New Hope Coal

The Oakey Coal Action Alliance (OCAA) is continuing its fight to protect farmland and water resources in the Darling Downs in Queensland from the $900 million Stage 3 expansion of New Hope Coal’s New Acland Coalmine (NAC).

It has filed an objection to the Queensland Supreme Court’s decision to overturn the historic Land Court recommendation that Stage 3 be rejected. The Supreme Court has ruled the matter will be referred to a different Member of the Land Court for further consideration.

Members of the Oakey Coal Action Alliance (OCAA) gathered in Acland on February 14 for the Queensland environment department’s decision on the environmental authority for New Hope Coal’s proposed Acland Stage 3 project. 

Expecting the worst — that the department would reject the recommendation of the Land Court — local farmers and community members were overjoyed at the decision by Queensland’s Environment and Science Department to reject New Acland’s environmental authority amendment for the Stage 3 coalmine expansion.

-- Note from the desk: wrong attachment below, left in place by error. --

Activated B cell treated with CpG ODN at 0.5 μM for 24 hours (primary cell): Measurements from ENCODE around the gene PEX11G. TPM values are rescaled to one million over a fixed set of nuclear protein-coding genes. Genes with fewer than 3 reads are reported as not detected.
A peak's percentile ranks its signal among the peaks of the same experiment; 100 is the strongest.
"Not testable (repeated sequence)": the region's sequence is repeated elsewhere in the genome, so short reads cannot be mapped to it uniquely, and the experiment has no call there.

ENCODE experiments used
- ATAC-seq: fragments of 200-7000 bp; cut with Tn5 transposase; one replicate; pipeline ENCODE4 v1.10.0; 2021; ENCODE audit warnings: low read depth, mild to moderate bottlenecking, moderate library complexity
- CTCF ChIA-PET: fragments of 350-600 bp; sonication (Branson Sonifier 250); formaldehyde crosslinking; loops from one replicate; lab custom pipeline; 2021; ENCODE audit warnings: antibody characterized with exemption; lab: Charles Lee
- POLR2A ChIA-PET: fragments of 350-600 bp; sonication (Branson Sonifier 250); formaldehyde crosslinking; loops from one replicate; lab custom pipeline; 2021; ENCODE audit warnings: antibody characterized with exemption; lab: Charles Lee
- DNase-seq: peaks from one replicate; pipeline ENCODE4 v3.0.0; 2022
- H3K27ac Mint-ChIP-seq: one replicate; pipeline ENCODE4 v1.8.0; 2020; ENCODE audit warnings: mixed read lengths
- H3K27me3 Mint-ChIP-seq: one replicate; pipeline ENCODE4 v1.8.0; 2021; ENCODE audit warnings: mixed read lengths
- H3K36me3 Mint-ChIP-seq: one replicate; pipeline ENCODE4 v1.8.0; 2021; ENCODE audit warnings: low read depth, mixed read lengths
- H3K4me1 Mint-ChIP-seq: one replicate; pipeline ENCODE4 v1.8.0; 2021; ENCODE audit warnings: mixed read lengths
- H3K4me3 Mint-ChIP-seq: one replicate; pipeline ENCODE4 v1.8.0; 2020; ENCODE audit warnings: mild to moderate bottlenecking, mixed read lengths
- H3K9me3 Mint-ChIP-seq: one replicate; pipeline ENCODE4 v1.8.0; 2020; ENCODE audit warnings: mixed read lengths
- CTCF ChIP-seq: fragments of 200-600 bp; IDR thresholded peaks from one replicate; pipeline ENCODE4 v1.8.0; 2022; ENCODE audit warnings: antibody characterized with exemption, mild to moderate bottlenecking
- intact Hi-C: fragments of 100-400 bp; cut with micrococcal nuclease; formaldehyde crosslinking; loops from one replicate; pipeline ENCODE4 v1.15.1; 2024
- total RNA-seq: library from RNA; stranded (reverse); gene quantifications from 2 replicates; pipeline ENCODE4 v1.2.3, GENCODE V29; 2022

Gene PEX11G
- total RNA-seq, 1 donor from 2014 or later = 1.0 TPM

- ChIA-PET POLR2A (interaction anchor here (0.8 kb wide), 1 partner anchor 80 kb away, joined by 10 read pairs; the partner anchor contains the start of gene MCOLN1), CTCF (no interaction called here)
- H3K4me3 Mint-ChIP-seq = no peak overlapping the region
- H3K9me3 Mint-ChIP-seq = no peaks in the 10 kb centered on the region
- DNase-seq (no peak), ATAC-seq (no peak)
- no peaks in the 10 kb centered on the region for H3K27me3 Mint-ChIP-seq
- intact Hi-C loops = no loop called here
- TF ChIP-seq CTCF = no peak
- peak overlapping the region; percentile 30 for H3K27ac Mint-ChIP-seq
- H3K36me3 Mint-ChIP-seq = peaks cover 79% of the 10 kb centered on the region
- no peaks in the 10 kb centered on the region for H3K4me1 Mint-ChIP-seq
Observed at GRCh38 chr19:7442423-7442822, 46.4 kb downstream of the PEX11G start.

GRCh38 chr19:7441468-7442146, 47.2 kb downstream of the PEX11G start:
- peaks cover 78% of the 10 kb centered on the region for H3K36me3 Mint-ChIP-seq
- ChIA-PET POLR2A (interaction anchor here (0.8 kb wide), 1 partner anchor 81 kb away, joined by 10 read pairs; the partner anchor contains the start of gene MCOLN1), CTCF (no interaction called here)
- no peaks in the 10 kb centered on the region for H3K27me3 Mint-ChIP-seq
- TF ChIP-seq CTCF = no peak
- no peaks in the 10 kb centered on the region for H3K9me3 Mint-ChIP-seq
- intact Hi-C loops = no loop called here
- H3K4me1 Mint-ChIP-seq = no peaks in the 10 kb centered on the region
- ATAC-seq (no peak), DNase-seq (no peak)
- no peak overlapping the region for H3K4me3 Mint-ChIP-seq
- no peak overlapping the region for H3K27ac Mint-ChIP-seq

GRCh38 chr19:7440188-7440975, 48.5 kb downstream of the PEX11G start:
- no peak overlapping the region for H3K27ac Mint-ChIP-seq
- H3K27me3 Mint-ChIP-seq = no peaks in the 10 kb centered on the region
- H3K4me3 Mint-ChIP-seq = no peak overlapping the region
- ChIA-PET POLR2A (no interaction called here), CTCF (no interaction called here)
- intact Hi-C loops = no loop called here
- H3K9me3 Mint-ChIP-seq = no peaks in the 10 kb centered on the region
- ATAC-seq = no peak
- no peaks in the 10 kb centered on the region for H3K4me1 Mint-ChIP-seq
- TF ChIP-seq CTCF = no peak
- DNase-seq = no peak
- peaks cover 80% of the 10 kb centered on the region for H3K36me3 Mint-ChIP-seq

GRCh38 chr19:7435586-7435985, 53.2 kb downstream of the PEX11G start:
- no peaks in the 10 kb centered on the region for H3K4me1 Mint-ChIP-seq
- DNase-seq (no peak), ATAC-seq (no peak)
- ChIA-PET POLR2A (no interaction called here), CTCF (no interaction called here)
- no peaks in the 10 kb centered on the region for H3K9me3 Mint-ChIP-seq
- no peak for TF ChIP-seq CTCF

A sleeper issue in the recent Queensland election was the inaction by mines minister Anthony Lynham on the Land Court’s ruling of May 31 to reject the application by New Hope Coal for the third stage in the expansion of the Acland coalmine, known as Acland Stage 3, in the agriculturally rich Darling Downs.

Activists from the Oakey Coal Action Alliance, Great Sandy Strait Saviours and Lock the Gate gathered in the park across the road from New Hope Coal’s AGM in Ipswich on November 16 with a message for shareholders.

Accompanied by a giant inflatable cow, the protesters’ message was that New Hope is wasting its money on legal battles and public relations campaigns.

Opponents of the Stage 3 expansion of the Acland coalmine in the Darling Downs in Queensland have called on the Palaszczuk government to make good on its campaign promises and reject the application by New Hope Coal. This comes in the wake of revelations that the mining company New Hope Group, would receive about 77% of royalties, while the state would get only 7%.

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